Alright…you’re packed and ready to go. You’ve been looking forward to this tournement – you’ve preprepared a solid deck that was your own creation. You’ve even added that one favorite card of yours that you can’t play without. Your deck is original, and you’re proud of it…that’s all you care for. This is going to be a nice Saturday afternoon.
You arrive at your local card shop, and see that you’re not late at all. You sign up for the tourney, look through your wonderful deck, talk to some familiar people, and you sit, getting ready to play.
Your first opponent seems enlightened. He’s playing the latest T2 net deck - not even his own creation…he seemed friendly though. You prepare for the game, and you begin.
The round ends – you won. It was an amazing game. Your opponent was humorous thoughout the game; he even complimented some of your good moves. He chuckled at his own loss, but seemed careless about it. Just by looking, you could tell he was having fun just playing. You were too. You liked to win, but you really enjoy the playing aspect of the game, and really enjoyed playing this person. You shake hands, give him some helpful advice, he thanks you; you go to your next match. Perfect.
Coincidently, this new opponent is playing the same T2 net deck your previous opponent was playing. It’s gonna be another good game, or so you think. Unlike your last opponent, this one seems uptight – he sat himself without even saying a word, glared at you as if you were unworthy of his time. You begin the game, not many words said. The game ends, you lost. You never had any problems with losing…but…this opponent makes it sound outrageous that you lost. He showed off thoughout the game, and even made jokes about some of the less accurate actions you had made. He even showed you the 3x Counterspells in his hand, implying that YOU were not gonna win…and you didn’t. He gets up, and moves on, feeling joyful that he won…no handshake…no compliment, and no advice. Pathetic.
You feel disgusted, and you wanna kill him. You suddenly don’t feel like playing anymore; you take your cards, wave a quick “bye” to some of the friends, and you leave.
What was it that made you leave? You played against the same decks, didn’t you? You don’t care about losing…you were proud about your original deck…so what happened?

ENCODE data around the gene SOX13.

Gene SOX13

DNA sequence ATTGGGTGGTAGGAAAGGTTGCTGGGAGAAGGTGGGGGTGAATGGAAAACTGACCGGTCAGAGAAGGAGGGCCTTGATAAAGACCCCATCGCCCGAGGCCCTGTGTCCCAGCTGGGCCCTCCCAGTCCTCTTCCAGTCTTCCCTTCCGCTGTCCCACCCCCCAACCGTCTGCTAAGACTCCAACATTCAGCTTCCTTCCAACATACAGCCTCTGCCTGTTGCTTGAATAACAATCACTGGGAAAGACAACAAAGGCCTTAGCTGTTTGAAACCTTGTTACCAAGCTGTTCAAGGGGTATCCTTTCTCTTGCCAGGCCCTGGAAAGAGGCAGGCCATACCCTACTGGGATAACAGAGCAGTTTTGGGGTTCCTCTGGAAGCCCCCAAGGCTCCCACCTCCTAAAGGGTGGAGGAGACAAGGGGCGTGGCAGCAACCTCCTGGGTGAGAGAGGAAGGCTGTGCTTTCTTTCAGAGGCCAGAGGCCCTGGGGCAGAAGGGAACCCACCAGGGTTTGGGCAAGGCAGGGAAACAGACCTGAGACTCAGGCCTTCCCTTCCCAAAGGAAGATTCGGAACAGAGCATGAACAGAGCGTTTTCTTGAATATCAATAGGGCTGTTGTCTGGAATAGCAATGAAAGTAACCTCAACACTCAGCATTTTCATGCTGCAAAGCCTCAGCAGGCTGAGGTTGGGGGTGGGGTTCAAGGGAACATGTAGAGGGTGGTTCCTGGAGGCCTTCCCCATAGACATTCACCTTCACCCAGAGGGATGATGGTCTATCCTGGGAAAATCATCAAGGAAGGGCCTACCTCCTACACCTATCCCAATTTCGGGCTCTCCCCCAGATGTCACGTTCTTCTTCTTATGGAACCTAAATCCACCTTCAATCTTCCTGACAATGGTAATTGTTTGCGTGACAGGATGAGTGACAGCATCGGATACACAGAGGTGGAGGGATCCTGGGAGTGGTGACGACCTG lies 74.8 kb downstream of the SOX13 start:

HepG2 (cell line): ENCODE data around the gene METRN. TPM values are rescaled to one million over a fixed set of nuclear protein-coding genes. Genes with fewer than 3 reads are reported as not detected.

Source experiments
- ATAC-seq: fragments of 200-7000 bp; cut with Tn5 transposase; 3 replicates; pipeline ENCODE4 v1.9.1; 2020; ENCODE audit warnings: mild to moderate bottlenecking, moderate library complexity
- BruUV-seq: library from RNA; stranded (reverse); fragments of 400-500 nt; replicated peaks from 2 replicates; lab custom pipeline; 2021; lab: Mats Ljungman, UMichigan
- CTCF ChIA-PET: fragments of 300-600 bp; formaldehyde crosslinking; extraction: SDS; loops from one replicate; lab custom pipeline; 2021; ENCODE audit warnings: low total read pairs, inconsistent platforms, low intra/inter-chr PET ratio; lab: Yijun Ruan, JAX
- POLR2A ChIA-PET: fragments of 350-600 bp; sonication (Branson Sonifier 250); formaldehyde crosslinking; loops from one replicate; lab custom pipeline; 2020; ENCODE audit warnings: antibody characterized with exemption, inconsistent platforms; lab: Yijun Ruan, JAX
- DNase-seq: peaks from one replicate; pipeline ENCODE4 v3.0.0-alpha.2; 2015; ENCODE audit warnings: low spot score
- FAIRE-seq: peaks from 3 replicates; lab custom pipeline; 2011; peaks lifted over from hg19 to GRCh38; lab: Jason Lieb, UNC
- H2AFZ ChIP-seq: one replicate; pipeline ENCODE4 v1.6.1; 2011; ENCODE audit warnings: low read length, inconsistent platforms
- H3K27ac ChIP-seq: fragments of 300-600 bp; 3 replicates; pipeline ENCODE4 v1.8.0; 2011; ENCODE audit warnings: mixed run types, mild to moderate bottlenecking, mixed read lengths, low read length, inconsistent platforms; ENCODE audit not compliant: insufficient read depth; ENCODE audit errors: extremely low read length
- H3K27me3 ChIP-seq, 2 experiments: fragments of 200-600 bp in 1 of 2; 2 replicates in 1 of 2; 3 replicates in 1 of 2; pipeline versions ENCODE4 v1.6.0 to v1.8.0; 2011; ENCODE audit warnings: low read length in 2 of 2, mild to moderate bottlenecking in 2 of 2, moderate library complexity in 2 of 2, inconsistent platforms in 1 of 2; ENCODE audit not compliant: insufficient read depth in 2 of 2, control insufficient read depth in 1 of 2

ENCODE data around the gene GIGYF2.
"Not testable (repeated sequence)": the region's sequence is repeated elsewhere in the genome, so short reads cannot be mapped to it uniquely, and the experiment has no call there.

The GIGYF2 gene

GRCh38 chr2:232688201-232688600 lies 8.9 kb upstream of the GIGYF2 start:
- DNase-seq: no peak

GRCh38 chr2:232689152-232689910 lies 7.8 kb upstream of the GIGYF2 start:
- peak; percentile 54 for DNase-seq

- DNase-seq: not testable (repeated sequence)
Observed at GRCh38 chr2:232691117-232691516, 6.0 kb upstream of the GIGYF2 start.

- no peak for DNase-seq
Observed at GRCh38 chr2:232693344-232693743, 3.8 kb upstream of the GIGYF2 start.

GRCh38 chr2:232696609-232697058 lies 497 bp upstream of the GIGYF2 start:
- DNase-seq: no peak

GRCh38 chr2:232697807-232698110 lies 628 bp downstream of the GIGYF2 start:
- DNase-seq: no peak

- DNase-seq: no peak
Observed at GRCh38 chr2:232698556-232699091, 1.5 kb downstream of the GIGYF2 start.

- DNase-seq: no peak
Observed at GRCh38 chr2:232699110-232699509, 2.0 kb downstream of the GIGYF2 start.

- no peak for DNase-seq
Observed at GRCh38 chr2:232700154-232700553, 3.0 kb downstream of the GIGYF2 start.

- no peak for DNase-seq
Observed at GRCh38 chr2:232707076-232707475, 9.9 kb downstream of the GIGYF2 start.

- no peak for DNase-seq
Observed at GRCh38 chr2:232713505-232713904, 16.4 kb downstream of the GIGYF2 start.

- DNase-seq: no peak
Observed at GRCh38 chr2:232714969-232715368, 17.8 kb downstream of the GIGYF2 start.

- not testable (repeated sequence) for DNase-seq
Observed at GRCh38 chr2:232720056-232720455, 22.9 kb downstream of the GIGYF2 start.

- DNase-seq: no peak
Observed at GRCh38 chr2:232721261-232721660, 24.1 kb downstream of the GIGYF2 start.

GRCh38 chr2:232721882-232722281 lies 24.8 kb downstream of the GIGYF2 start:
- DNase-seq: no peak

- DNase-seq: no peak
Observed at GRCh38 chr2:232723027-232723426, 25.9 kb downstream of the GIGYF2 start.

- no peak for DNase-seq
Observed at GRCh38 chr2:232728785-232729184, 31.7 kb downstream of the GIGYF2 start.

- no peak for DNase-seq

There ya go.
How many types of players are there anyway? An automatic response would be “casual” players, and Pro Tour players or not so-“casual”-players.
…well, that’s the wrong response. Common, yes…but right, no.
We know what a Pro Tour player is…do we know what a casual player is? Not really. What is a casual player anyway? How do you contrast between different types of players?
Is it the amount of cards owned? Many of us know casual players that own a few cards, and those who own thousands of them. It just depends on the money and the quality of cards a person likes to buy…that’s all.
So speaking of money and quality – is that differnece between the two types of players: how much money they spend, and what cards they buy? Well, to tell the truth, many casual players buy a lot of T2 cards, and in fact, play T2. Many also buy older cards from older sets. I’m a casual player who owns ONLY T2 cards – I’m casual; yes I am. Some spend a lot of money, and some don’t…that, again, depends on the person’s taste and the amount of money a person has. I know casual players who spend as little as eight dollars for a preconstructed deck with every new set released…and I know those who spend so much money and are very extravagant.
Then how do you distinguish casuals from others? The answer is: you can’t. Not because there isn’t a reason, but because there is no such thing as casual or whatever.
When you play against someone, and you enjoy the game, despite the outcome, do you consider it a “casual” game? Surely you would. Hey, you lost, but you still had fun…that’s casual. What if the opponent is playing a net deck that everyone else is playing…and you STILL enjoyed the game. Is that casual? You DID have fun. You did enjoy…and you DO wanna play again. Sounds like casual to me.
If you think closely, you would see that it’s not the type of cards, the amount of money, the time devoted, or whatever that makes a “player.” It’s the Spirit. The attitude. The style. This Spirit is the reason why you let your opponent rethink his or her latest action...it’s the reason you let an opponent go back and pay a forgotten upkeep cost...it’s why you agree not to attack provided that your opponent doesn’t attack you...it’s why you make the friendly, silly jokes during a game...it’s the reason you shake hands after a game, despite the outcome. This Spirit is why you compliment one’s actions and decks...why you advise...why you offer free cards. It is why you enjoy a game, regardless of the outcome.
The more I think about it, the less “different” types of players I see. All I see are players whom are fun to play against, and players that you just don’t even wanna go close to. As it turns out, to me anyway, it’s not the multiplayer aspect that we love. It’s not the wacky cards we inject to our decks, but rather, it’s all because the peaceful, careless atmosphere that wacky cards and multi-playing create. We could have fun playing any deck, any cards, but not against ANY person. Truly, it’s the person you’re sitting across from that decides if you will have fun or not. If you do have fun, you wouldn’t give a dang about any cards and any decks the opponent use, even they his deck was Pro Tour material.
It matters. If I play a “casual” deck but I’m an a**hole, it wouldn’t be such a casual game, now would it? You see what I mean? There are no casual players, and no other players. There are Magic players…and that’s it. Magic players that have the Spirit, and Magic players who lost or are losing their Spirit. We're all Magic players nonetheless.
It’s all about the Spirit…nothing else…just the Spirit.